Cynthia Jennings has served as a Councilwoman in the City of Hartford since January 20, 2012. She is a Civil Rights Attorney and an Environmental Attorney-licensed to practice in Connecticut State and Federal Courts. Jennings chairs the Hartford City Council Parks, Public Works and Environment Committee, is a member of the School Building Committee, the Budget, Public Safety, Health and Human Services Committees, and she has introduced resolutions, policies and program support in the following areas:

  1. Conducted a Town Hall Meeting to address the issue of exclusion of Hartford residents from jobs in the city of Hartford.
  1. Established the Hartford Hires Task Force to investigate and make recommendations to the City Council, as to why Hartford residents have double digit unemployment rates, while surrounding towns have less than half of the amount of unemployment than the Capitol City.
  1. Obtained funding for an employment data base (jobsforhartford.com) that allows Hartford residents to register for employment. Hartford residents can also register to vote on this website without leaving their homes.
  1. Developed a pilot summer program that placed 30 Hartford youth in city departments to train our youth how to run the city of Hartford.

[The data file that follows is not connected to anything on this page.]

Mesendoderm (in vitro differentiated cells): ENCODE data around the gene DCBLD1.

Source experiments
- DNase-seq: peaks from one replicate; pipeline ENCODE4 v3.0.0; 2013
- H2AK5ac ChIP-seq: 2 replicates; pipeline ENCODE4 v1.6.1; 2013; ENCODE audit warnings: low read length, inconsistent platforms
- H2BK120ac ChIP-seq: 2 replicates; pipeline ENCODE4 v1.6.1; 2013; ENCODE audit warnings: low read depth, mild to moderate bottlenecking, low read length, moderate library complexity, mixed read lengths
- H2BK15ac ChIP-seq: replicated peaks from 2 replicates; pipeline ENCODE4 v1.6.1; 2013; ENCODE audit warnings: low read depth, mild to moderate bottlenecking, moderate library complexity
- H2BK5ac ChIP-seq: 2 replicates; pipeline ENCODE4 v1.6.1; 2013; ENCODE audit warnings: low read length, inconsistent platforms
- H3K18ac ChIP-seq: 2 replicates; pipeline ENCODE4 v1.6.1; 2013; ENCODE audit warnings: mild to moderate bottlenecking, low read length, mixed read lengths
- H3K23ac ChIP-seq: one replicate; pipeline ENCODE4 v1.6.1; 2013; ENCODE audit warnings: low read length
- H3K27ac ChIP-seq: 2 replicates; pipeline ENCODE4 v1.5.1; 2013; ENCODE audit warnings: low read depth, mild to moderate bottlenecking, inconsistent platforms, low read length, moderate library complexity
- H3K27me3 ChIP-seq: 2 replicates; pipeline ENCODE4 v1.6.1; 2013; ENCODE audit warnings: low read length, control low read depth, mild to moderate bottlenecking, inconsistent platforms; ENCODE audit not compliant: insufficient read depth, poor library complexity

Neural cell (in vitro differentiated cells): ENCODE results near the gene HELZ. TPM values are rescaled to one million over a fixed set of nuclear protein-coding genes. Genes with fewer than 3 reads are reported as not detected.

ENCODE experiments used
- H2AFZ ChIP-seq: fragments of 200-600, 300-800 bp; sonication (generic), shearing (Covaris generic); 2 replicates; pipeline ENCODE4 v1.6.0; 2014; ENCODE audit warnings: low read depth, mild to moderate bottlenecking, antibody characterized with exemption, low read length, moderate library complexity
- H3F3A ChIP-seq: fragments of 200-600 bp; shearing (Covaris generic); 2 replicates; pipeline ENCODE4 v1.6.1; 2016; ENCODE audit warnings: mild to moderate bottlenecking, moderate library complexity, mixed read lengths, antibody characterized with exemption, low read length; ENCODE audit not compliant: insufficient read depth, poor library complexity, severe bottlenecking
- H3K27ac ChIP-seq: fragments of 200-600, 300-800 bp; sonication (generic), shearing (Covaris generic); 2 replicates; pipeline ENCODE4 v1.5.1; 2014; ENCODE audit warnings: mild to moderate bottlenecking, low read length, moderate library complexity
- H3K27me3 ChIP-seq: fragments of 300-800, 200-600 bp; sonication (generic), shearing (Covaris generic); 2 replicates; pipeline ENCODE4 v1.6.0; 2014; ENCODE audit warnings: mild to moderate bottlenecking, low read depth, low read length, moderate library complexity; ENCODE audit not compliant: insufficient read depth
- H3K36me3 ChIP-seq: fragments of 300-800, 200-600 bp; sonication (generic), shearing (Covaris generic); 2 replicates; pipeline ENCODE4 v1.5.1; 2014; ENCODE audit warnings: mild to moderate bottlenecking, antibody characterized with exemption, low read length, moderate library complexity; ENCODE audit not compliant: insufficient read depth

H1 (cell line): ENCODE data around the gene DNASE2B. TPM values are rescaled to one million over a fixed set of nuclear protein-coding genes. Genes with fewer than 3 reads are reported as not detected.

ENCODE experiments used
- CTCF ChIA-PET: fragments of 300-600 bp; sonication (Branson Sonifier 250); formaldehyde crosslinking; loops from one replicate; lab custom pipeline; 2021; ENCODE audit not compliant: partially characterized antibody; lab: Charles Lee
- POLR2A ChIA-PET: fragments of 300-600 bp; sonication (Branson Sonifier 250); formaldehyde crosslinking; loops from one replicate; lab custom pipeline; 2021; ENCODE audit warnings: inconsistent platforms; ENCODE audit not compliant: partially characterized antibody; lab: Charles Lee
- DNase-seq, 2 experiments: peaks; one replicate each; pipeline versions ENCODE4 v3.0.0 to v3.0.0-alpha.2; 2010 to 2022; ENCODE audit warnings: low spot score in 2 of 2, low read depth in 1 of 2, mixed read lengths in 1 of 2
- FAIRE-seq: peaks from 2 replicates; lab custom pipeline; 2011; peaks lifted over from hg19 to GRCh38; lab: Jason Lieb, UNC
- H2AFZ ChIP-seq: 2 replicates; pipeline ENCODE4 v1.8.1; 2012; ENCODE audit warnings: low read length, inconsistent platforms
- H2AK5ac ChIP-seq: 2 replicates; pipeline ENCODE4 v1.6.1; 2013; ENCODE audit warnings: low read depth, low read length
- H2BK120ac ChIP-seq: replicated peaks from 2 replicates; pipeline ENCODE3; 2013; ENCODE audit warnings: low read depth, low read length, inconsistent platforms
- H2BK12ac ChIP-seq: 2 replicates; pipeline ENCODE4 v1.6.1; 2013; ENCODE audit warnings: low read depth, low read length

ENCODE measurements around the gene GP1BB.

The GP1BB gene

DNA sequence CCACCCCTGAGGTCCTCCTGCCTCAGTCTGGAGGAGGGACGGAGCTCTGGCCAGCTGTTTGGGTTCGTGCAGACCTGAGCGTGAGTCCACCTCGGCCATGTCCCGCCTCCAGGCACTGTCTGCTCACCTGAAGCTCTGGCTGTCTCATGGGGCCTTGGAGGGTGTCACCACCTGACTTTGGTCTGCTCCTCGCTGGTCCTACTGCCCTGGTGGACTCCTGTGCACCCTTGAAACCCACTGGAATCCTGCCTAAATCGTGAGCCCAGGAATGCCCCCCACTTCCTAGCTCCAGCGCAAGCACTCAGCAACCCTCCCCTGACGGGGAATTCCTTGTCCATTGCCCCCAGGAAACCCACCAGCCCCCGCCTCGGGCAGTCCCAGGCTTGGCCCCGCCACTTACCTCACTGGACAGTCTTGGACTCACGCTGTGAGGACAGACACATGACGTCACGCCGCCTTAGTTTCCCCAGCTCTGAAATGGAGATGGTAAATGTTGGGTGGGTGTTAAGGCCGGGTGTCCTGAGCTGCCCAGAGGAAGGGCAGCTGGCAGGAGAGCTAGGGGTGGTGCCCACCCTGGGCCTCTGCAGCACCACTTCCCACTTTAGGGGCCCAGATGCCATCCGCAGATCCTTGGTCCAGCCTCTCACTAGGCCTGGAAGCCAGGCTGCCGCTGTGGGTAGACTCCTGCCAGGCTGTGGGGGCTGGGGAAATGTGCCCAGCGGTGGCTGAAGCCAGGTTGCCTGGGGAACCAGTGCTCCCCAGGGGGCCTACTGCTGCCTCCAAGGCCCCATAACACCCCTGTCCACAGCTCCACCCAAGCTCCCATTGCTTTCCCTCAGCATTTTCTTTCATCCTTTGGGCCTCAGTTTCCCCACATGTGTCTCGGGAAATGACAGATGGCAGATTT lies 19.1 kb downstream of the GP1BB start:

1. Introduced a resolution requiring unions, non-profit organizations and companies receiving tax abatements or other services from the City to register their job openings on thejobsforhartford.com website.

       6. Introduced a resolution requiring the City of Hartford and the Hartford Public Schools to post all of their    job openings on the jobsforhartford.com website.

  1. Established a Task Force to investigate ways to provide tax relief to Hartford Residents and Hartford based businesses who must currently pay 100% of the cost of snow removal, street maintenance, fire protection and police protection for commuters coming into the City to work.
  1. Introduced a resolution requiring Hartford Police Officers to wear body cameras.
  1. Introduced a resolution for parents, whose children receive Medicaid services, to have the right to choose whether or not their children have a choice as to whether they have mercury (a nerve poison) fillings in their teeth, or fillings that do not contain mercury.
  1. Supported a resolution calling for legislation to address the issue of dangerous toxic (poison) chemicals in children’s products
  1. Introduced a resolution in support of the EPA and Army Corps of Engineers’ proposal to clarify protection of streams and wetlands under the Clean Water Act. This resolution protects the drinking water for more than two million Connecticut residents.
  1. Currently working with local environmental groups and the State to rebuild and redevelop theMunicipal Solid Waste (MSW) trash incinerator in Hartford. A cleaner trash incinerator will clean up the air and reduce the high rate of asthma among Black and Latino children in Hartford.